Additional Screen time During the Pandemic Affecting Kids Eyesight

One way that children have stayed occupied during the pandemic is by getting online to play games and stream their favorite shows online from streaming services like Disney Plus or Flex TV. They've also watched shows and movies on television.

Having fast internet in home is a necessity specially in this time of pandemic to keep these activities to make the children occupied, they can also impact a child's eyesight, which is what some doctors are seeing. Even though parents have tried to monitor the amount of time that their children spend in front of screens, it's sometimes difficult if they have to work during the day or if children have to be in front of a screen in order to take part in classes for school and to complete assignments.

Changes in the Eyes

As children get older, their eyesight will likely change even without being in front of a screen for a significant amount of time. Many schools perform vision screenings, which can usually give teachers and school nurses an indication that something might be wrong so that parents can then make an appointment for a thorough eye exam. Parents can pay attention to a few things that their children might do during the day, such as squinting, complaining about a headache, or getting into a comfortable position so that they can see better. If children see these signs at home, then it could be an indication that they need to make an appointment just to see if their children need glasses. As long as conditions are caught early on with most children, then the issues can usually be resolved instead of waiting until children are older or until they are adults as it can be a bit more difficult to correct problems later in life.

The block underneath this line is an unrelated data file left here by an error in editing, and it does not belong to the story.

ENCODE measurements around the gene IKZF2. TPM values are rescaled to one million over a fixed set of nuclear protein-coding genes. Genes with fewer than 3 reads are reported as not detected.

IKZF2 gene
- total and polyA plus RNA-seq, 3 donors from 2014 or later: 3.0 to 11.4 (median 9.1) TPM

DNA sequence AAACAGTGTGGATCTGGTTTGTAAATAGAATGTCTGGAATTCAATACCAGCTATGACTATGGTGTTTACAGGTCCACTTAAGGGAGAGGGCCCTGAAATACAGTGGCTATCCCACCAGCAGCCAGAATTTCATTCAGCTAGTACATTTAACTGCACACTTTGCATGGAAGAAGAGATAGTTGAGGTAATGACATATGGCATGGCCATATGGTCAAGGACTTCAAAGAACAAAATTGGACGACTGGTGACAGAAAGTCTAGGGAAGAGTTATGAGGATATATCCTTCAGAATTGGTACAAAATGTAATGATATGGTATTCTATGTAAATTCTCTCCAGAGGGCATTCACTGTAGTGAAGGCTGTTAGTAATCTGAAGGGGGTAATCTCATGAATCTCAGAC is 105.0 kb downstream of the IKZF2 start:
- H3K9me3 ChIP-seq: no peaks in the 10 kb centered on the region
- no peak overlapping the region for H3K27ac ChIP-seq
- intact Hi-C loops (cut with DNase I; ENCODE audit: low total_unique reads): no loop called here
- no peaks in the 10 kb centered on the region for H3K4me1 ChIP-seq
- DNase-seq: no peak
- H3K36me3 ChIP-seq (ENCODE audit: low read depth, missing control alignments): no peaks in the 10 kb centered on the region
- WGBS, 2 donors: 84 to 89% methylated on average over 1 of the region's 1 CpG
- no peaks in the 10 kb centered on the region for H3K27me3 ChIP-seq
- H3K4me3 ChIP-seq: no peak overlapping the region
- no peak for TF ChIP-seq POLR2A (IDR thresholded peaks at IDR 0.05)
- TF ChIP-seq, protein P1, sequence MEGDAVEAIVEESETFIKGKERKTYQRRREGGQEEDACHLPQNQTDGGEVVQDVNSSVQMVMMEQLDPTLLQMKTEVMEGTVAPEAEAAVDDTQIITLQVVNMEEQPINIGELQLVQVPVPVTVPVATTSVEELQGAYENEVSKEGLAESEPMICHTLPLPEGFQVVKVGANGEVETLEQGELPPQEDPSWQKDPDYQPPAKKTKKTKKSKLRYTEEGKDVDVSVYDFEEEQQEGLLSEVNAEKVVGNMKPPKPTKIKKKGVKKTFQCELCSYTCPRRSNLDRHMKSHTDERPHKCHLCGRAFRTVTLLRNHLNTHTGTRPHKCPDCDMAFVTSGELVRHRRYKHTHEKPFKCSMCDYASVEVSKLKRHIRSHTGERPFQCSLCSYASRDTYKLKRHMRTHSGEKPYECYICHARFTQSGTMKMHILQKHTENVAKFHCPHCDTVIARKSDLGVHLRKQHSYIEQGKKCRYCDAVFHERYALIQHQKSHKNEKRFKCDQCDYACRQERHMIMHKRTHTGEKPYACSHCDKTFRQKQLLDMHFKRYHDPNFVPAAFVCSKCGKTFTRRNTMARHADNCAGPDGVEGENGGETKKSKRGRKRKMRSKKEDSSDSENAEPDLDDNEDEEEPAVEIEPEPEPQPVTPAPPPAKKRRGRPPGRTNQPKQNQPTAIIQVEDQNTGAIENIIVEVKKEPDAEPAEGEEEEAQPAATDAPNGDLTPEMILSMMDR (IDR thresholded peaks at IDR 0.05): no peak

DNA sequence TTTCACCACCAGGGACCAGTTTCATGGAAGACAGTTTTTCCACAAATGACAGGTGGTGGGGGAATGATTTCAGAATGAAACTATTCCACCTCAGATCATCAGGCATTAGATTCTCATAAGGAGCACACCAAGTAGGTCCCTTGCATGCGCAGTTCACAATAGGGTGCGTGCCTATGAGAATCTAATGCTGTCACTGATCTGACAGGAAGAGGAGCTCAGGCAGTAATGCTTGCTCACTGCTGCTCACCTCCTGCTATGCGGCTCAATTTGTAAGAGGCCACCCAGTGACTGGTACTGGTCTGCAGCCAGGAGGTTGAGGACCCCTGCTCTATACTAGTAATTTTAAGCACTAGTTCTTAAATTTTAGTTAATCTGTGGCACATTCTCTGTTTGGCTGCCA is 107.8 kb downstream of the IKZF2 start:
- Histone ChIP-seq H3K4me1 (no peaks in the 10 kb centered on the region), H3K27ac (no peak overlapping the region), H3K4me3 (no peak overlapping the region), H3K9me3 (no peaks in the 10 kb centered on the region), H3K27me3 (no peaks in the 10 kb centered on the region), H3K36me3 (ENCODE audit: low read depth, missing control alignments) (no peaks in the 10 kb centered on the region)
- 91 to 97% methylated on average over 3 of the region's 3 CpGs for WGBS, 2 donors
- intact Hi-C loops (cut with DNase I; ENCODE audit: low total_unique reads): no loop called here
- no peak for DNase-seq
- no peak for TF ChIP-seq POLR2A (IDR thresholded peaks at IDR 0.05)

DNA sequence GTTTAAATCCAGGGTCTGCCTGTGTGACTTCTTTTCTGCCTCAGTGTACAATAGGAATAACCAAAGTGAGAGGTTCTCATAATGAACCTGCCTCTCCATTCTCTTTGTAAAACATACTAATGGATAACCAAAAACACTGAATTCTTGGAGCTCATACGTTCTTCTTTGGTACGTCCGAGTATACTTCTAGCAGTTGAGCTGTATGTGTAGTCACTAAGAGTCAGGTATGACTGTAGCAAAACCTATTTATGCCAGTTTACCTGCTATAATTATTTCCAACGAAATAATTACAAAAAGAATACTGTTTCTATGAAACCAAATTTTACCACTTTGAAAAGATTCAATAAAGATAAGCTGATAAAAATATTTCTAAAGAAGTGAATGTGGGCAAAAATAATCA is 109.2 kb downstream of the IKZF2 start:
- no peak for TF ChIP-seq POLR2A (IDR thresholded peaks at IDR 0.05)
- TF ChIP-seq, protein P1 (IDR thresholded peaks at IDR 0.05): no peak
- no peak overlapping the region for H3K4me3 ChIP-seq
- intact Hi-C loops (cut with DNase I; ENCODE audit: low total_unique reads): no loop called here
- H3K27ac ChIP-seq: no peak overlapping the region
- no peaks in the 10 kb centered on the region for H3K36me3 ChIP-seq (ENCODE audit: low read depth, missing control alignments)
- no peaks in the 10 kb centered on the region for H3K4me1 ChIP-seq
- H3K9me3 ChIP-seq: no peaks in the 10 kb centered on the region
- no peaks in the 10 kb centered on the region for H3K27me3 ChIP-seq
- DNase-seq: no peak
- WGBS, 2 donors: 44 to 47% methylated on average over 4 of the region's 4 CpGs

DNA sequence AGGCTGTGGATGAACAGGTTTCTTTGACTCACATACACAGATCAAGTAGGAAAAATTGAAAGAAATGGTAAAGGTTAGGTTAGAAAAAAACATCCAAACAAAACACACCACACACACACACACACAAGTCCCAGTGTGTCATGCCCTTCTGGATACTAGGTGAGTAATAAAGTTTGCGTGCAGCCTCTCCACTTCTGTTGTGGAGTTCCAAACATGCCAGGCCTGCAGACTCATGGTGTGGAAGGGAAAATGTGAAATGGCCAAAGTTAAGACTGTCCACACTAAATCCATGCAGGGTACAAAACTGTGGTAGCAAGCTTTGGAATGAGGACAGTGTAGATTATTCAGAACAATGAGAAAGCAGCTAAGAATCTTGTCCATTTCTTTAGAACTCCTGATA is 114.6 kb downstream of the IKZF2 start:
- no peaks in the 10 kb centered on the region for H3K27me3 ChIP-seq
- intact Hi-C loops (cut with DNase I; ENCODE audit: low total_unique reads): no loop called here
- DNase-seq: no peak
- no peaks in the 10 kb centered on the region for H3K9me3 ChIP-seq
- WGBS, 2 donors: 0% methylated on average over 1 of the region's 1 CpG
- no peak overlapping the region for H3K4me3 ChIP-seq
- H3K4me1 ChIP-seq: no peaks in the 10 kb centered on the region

Routine Visits

A way that parents can help protect their children's eyes is by taking them to see an optometrist on a regular basis, similar to how they would take their children to a primary care physician for a checkup. The doctor can examine each child's eyes each year and make notes about any changes that are seen so that they can be treated ahead of time instead of letting them get too serious.

Sometimes, children might experience fatigue or stress while they are in school, which can impact their vision. This is something that's been seen quite a bit during the pandemic as children and parents have had to adjust their routines and schedules to complete assignments online and to meet with teachers in a different way.

When it comes to a child's vision, they are usually far-sighted. This means that they can't see things that are up close as well as they can see things that are farther away. Children can usually focus their eyes so that they can see things like a television or computer screen.

However, it could be difficult to see books or other materials that are up close. Even with far-sighted vision, a child's eyes are usually strong enough to adjust to what's seen without glasses. When children are in school, they usually don't have a lot of issues because they are looking at a board that's farther away than a computer screen that they're looking at while at home. If children can go outside and get in the sunshine or enjoy activities that aren't in front of a screen, then it can sometimes slow the progression of issues with the eye, such as nearsightedness.